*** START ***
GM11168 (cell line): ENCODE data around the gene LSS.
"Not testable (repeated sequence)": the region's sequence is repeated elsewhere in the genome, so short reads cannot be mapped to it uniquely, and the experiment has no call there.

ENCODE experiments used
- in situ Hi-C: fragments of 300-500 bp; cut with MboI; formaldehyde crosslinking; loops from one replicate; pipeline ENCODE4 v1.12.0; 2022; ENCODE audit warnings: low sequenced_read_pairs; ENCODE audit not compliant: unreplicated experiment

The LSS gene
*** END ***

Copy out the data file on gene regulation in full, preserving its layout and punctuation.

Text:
GM11168 (cell line): ENCODE data around the gene LSS.
"Not testable (repeated sequence)": the region's sequence is repeated elsewhere in the genome, so short reads cannot be mapped to it uniquely, and the experiment has no call there.

ENCODE experiments used
- in situ Hi-C: fragments of 300-500 bp; cut with MboI; formaldehyde crosslinking; loops from one replicate; pipeline ENCODE4 v1.12.0; 2022; ENCODE audit warnings: low sequenced_read_pairs; ENCODE audit not compliant: unreplicated experiment

The LSS gene